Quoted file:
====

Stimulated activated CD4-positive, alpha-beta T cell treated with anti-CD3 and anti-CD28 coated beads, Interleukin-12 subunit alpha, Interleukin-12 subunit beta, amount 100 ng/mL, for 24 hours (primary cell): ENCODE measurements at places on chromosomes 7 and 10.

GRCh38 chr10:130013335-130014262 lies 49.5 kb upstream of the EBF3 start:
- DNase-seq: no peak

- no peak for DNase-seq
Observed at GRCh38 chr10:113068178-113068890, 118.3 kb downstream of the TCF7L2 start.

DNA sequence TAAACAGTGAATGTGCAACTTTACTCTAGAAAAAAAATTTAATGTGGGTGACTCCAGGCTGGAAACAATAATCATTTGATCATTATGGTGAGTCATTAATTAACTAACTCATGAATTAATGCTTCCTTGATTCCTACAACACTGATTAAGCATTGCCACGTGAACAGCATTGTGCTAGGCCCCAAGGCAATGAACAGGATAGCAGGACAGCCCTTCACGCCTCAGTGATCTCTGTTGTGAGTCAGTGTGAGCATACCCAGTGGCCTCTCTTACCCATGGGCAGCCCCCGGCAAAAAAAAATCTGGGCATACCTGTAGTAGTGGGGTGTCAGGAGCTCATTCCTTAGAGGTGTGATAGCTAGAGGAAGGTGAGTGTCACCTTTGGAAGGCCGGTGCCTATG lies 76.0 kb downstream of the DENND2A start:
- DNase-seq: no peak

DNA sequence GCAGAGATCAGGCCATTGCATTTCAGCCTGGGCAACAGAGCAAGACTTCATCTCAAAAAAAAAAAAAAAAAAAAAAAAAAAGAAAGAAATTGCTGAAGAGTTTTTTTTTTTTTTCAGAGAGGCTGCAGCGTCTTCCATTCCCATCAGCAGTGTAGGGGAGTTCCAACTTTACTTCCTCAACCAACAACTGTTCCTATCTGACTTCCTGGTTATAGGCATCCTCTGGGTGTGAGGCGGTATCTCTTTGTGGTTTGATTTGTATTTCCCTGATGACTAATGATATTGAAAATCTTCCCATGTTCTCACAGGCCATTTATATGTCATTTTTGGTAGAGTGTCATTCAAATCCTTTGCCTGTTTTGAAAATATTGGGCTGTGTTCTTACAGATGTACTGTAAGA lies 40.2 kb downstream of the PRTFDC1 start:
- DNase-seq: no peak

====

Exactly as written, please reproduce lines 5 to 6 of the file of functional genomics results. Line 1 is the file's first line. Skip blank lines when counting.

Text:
Observed at GRCh38 chr10:113068178-113068890, 118.3 kb downstream of the TCF7L2 start.

DNA sequence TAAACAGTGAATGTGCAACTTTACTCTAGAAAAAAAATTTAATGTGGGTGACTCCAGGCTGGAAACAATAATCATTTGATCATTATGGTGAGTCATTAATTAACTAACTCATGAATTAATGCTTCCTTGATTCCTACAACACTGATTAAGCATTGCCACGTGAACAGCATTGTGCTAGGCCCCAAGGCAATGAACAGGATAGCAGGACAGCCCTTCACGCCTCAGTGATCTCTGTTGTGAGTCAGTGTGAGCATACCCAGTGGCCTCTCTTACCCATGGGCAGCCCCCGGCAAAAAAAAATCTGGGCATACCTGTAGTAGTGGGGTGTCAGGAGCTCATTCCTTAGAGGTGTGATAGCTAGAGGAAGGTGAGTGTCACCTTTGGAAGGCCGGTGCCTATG lies 76.0 kb downstream of the DENND2A start: